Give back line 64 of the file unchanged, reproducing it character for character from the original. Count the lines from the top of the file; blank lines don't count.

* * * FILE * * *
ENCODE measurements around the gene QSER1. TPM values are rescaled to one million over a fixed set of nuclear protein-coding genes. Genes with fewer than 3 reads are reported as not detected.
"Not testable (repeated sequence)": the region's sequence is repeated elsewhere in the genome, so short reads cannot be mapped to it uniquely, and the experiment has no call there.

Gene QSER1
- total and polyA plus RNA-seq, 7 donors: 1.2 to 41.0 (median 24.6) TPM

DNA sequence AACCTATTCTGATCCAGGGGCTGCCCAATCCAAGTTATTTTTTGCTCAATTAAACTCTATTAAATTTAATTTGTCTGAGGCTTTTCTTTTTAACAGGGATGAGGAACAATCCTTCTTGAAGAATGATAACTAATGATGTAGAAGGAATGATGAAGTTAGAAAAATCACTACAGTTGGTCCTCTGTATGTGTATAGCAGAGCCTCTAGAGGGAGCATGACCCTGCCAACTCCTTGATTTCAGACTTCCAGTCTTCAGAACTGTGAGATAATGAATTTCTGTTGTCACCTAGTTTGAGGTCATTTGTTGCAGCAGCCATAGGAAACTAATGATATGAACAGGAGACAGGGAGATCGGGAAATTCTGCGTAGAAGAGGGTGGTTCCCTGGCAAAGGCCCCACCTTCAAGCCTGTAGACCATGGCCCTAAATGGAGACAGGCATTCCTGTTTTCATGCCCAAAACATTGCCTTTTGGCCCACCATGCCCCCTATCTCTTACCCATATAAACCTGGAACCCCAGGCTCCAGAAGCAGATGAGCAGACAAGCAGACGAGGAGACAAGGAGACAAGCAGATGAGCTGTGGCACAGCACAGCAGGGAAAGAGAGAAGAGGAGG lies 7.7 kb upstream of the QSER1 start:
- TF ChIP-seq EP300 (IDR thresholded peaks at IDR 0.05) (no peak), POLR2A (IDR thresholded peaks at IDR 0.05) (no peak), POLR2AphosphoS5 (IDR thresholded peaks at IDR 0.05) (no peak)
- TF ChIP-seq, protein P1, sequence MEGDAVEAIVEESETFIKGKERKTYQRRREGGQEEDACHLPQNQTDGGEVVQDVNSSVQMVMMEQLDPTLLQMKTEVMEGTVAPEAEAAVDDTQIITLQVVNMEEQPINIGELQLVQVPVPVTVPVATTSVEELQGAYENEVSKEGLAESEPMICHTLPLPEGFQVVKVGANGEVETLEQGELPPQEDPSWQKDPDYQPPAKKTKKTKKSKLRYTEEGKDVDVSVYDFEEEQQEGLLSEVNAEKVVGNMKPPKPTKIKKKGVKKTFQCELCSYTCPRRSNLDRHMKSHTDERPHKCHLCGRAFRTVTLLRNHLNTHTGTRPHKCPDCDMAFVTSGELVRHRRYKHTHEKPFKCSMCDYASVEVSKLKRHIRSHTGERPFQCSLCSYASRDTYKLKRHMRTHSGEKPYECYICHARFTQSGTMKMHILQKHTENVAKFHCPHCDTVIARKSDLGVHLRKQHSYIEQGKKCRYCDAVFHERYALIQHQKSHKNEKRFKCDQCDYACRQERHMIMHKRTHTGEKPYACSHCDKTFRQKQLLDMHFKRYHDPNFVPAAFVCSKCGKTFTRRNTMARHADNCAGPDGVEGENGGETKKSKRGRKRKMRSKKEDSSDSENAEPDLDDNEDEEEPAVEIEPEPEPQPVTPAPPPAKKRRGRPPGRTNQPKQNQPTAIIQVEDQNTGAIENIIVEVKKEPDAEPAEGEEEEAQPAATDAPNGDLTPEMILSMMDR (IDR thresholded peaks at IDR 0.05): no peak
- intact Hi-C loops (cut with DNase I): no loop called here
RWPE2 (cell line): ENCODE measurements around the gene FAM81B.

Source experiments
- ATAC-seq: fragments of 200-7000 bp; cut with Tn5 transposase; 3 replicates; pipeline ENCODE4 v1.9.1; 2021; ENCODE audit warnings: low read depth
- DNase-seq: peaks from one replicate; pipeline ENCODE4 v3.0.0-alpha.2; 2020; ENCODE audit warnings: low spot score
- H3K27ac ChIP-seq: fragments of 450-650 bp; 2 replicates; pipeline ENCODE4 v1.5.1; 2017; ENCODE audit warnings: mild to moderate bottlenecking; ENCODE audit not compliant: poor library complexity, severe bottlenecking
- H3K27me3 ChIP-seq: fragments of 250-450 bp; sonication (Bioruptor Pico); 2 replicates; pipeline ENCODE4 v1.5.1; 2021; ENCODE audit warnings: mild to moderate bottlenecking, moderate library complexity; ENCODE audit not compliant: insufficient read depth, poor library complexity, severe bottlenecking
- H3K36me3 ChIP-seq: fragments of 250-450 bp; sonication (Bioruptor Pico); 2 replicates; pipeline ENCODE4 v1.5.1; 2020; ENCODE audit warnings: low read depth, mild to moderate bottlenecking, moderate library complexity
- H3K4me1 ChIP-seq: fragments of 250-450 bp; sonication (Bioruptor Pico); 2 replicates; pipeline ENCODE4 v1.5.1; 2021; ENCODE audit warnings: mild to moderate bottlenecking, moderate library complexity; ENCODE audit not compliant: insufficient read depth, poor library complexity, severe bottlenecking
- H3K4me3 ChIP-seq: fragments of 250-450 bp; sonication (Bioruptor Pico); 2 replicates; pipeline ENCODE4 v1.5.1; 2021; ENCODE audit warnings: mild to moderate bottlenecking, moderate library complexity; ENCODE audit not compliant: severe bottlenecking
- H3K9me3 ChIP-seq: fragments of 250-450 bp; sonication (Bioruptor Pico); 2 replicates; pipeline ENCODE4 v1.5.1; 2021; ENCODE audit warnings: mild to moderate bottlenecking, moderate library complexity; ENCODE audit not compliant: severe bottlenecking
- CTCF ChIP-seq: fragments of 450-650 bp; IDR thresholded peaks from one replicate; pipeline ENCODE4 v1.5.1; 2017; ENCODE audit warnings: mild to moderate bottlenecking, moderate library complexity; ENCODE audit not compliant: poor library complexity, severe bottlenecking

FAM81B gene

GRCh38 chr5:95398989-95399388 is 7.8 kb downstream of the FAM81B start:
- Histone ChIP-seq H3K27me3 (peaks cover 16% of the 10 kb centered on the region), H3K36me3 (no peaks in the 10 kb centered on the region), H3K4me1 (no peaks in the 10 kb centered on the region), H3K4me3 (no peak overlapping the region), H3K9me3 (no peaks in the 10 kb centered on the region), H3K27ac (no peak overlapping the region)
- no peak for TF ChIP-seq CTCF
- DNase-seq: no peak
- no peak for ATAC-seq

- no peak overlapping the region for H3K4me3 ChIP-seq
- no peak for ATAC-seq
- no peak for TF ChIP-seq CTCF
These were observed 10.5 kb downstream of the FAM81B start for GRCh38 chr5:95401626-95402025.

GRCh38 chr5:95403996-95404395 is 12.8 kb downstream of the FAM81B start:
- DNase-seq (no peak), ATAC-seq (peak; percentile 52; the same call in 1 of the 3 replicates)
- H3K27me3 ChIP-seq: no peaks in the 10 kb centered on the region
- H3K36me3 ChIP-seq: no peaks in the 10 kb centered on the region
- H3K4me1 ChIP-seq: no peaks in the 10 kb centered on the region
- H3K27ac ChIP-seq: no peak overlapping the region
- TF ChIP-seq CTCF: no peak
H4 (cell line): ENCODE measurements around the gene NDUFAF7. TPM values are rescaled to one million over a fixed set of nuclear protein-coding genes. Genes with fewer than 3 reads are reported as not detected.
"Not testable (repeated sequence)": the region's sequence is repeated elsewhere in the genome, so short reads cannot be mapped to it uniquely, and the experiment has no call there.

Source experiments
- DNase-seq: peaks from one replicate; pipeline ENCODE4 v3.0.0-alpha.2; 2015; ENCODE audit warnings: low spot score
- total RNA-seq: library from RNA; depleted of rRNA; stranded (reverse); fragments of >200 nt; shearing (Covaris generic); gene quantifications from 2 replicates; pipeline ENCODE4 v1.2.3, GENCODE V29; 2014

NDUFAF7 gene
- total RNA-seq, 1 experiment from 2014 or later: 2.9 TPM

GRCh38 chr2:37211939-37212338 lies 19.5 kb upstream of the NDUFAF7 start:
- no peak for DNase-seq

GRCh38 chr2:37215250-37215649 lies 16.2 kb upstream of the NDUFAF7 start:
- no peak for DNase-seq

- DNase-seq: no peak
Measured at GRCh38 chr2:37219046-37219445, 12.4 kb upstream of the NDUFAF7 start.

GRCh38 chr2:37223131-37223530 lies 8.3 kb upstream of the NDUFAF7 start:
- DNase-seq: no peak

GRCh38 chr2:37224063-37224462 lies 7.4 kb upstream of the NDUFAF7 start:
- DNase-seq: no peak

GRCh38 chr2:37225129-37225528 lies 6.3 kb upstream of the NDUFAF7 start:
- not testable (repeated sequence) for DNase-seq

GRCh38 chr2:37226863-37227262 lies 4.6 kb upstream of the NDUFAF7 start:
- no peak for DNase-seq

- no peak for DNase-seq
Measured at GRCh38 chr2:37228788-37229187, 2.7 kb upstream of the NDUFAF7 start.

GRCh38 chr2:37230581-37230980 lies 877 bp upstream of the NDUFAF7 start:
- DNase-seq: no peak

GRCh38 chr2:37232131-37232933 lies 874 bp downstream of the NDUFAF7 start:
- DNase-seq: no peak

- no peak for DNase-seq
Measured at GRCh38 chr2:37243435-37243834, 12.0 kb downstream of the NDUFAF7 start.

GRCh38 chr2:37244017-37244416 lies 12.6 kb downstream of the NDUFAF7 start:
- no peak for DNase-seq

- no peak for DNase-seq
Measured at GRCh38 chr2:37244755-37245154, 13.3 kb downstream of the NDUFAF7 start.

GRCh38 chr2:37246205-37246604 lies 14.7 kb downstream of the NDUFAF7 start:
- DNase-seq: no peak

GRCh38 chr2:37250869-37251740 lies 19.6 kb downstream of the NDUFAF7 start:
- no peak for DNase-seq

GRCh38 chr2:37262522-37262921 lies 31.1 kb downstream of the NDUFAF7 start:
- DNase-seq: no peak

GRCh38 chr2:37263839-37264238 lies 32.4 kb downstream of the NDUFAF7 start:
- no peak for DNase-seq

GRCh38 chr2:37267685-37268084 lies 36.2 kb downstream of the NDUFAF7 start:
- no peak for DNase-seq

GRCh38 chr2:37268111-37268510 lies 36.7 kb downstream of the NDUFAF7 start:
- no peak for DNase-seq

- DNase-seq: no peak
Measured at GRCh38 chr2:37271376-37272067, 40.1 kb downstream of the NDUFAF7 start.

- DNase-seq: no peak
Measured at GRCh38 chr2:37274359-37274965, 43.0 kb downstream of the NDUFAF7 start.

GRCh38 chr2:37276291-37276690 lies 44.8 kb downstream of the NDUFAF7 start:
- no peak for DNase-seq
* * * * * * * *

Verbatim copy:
- no peak for DNase-seq